When it comes to planning your estate, it is necessary to designate an executor. This person, or institution, will be responsible for clearing all of your debts, as well as carrying out your final wishes. Choosing the executor of your estate is one of the most important decisions regarding estate planning, so careful consideration should be given as to who best would serve this role.
The individual who assumes this responsibility should work diligently and promptly to finalize all of your final earthly matters, as well as allocating assets appropriately to beneficiaries. Even more, ensuring family harmony will be another responsibility of this person, as family friction can be especially high during times of grieving.
Some of the responsibilities of the executor, include:
Filing documents to probate court to ensure the validity of the will (this is typically required by law)
Paying final bills, funeral costs, and taxes with estate funds
Canceling credit cards and notifying government agencies of the death (post office, banks, and Social Security)
Filing final income tax returns
Allocating possessions to the heirs designated in the will
Because of the complexity of an executor’s responsibilities, the person you choose should be well organized, trustworthy, dependable, and good with preparing and filing paperwork.
Who to Choose
Typically, most people will name a family member as the designated executor, usually a spouse or child. In some cases, a close friend could be chosen if you do not have a relative that could take on the role. If the executor you choose lives out of state, be sure to check state laws that may require an out-of-state executor to be a relative. Also keep in mind that third parties can be designated as executors if you do not have a friend or relative that you feel can take on the role, especially if the estate is larger in size.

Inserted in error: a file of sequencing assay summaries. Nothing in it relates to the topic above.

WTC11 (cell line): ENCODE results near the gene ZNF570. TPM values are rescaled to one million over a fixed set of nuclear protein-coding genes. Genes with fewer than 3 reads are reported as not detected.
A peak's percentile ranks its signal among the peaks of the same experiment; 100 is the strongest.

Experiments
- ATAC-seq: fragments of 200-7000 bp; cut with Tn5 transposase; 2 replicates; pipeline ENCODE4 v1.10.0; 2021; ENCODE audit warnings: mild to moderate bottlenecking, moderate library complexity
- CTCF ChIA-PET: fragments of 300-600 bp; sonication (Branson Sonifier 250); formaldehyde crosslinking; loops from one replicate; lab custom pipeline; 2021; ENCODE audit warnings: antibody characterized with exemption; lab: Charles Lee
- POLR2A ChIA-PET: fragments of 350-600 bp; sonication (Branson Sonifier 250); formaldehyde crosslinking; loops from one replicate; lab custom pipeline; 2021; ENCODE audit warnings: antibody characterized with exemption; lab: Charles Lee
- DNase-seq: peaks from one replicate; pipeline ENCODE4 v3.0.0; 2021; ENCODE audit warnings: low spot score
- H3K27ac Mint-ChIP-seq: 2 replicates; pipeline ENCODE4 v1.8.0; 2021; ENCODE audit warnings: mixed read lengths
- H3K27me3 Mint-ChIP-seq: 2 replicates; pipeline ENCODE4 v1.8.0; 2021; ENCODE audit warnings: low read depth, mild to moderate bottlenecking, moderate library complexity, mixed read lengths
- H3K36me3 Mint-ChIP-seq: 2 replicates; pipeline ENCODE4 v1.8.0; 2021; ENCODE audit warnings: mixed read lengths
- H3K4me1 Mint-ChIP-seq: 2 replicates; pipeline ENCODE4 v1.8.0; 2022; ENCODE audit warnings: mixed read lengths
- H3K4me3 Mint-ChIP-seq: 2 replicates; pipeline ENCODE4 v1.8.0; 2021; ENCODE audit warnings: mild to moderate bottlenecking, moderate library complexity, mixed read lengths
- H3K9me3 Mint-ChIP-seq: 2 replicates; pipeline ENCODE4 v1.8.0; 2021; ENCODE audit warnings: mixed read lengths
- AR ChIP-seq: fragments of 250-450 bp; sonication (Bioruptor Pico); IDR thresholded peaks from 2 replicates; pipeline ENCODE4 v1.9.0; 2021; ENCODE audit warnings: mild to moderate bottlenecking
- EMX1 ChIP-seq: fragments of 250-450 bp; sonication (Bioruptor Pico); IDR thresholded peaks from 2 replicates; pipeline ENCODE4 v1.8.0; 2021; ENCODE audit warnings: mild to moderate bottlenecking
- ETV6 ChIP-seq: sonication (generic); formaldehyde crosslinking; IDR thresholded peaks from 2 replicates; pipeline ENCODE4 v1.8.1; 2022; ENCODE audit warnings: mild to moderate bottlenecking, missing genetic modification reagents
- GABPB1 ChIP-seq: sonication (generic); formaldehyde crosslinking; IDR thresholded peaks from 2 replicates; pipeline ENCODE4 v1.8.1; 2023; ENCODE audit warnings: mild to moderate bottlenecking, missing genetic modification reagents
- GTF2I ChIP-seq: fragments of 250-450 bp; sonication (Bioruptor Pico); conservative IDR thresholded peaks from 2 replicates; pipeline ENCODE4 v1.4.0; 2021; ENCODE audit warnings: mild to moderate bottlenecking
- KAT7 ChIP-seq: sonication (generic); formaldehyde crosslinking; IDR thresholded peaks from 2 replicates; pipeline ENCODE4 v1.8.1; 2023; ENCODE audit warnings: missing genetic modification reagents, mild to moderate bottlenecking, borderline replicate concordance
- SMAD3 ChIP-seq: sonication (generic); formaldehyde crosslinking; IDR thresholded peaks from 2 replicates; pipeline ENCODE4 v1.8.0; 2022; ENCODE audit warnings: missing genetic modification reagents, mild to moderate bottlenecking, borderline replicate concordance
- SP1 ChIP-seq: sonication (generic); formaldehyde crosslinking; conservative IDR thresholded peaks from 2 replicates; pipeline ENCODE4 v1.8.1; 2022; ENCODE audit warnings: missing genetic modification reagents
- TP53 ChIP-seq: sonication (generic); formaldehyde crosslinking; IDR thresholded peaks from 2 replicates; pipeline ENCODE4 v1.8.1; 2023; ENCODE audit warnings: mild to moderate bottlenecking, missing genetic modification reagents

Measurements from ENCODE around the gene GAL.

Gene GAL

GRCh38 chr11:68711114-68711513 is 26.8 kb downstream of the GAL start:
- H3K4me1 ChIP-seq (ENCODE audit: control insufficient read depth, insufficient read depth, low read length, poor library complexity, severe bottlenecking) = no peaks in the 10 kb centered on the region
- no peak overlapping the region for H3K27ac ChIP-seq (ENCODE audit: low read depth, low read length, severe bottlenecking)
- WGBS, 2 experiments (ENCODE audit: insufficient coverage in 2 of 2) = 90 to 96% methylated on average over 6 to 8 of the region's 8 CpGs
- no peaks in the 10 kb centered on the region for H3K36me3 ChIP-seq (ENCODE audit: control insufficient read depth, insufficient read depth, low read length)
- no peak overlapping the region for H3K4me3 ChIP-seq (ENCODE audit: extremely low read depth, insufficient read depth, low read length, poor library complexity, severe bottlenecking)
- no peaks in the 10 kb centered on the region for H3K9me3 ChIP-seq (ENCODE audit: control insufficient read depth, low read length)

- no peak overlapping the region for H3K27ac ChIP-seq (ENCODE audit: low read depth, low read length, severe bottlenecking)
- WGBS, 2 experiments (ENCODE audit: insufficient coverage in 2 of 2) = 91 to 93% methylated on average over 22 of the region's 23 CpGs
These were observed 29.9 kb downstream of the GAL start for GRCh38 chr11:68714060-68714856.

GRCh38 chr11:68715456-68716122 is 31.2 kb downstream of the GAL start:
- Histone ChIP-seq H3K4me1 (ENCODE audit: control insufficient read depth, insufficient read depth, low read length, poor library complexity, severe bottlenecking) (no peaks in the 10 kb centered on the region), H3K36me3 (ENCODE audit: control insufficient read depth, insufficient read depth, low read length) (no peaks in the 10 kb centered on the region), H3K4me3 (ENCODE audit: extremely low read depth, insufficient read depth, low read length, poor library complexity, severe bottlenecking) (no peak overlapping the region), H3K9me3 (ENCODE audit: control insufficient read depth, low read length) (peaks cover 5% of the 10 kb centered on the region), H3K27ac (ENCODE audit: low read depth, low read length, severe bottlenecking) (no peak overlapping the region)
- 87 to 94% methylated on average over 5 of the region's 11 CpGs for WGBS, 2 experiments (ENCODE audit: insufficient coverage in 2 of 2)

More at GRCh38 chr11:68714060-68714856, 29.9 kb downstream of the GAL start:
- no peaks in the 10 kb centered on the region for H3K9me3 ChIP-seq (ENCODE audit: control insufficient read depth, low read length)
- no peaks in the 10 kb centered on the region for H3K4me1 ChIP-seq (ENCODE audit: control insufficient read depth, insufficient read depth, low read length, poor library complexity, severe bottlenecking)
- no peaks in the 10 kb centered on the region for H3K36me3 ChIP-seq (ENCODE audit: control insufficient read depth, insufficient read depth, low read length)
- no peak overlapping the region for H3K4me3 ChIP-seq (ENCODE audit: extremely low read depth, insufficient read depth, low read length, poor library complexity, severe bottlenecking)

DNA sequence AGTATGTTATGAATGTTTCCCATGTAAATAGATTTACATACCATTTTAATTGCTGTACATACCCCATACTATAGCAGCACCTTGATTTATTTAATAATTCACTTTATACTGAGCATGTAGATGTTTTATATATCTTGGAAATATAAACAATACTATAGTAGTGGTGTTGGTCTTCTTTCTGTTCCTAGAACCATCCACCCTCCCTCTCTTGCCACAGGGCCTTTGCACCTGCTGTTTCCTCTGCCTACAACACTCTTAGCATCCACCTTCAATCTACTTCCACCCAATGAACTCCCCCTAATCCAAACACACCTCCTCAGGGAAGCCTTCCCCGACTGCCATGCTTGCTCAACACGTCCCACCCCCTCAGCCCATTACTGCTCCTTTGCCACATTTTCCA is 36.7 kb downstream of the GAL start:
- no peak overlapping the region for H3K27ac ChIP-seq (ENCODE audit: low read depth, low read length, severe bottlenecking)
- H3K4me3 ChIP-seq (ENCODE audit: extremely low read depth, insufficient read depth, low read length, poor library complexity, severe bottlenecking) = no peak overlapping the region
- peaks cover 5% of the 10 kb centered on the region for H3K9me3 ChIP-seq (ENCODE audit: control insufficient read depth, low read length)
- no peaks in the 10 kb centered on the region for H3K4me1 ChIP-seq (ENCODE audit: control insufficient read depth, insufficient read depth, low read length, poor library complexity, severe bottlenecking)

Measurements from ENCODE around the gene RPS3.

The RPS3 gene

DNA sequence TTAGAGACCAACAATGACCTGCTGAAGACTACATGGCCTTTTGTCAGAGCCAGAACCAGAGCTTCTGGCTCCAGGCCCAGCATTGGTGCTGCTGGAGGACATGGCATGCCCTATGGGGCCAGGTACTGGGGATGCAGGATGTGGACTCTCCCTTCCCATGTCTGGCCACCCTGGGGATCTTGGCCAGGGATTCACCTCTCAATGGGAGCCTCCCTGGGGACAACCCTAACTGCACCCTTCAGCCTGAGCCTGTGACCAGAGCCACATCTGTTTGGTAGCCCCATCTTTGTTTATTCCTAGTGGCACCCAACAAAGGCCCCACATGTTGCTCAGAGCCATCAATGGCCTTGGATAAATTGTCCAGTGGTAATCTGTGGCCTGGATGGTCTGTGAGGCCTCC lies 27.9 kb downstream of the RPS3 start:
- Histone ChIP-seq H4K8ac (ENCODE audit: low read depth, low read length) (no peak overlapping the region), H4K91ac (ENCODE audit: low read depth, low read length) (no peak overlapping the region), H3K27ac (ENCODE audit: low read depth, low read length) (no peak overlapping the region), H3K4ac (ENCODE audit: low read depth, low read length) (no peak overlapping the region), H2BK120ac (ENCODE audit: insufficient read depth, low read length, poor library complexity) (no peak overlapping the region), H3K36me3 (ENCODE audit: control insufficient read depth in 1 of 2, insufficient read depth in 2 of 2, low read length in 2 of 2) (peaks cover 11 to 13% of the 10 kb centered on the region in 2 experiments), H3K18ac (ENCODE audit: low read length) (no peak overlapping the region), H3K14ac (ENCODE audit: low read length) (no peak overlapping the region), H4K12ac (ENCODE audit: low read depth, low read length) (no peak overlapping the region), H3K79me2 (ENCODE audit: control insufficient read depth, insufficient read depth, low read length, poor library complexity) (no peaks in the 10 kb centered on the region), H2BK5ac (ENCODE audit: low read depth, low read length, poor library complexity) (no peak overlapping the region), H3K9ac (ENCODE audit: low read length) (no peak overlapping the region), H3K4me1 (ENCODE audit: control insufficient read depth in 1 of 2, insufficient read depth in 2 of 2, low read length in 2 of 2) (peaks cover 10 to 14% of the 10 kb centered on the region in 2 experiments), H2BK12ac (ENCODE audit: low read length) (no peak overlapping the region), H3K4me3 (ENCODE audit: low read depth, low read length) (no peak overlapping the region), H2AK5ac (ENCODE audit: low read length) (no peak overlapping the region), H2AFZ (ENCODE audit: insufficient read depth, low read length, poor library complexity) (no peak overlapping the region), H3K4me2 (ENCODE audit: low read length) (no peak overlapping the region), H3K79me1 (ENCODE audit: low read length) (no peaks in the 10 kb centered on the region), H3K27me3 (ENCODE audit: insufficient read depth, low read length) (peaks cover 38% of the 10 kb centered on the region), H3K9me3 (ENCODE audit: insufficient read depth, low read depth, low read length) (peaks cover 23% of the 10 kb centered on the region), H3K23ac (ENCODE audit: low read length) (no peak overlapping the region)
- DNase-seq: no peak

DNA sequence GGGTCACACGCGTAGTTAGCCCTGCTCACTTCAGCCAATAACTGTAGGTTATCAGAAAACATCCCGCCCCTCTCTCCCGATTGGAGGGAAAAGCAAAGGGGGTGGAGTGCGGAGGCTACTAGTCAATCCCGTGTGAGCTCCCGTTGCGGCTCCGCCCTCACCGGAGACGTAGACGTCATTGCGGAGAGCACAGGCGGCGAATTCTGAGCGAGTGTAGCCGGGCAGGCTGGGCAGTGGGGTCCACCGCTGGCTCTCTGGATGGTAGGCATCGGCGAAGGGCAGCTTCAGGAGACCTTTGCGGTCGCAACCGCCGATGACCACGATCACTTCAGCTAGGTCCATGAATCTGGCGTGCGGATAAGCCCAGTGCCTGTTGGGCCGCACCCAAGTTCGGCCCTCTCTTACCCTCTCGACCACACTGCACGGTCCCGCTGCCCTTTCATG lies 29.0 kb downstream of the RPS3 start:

When choosing an executor, be sure that this person is emotionally capable of fulfilling such an important duty. Some individuals handle death better than others, while others may not be able to take on such a significant responsibility like that of an executor. Always be sure to ask the individual you have chosen if they accept the role, as sometimes individuals do not feel comfortable taking on the associated responsibilities.
Cost of an Executor
If a family member or close friend is designated as the executor, chances are that they will take on the responsibility for free. However, you can set aside a monetary gift for them if you decide to do so. If a third party is designated, such as a bank, this institution will charge a fee that is determined by your state. In most states, the fee will depend on the size of your estate and will range from one to five percent of the estate’s value.
If you have any questions about estate planning or choosing an executor, contact Clear Counsel Law Group to talk with one of our experienced probate attorneys.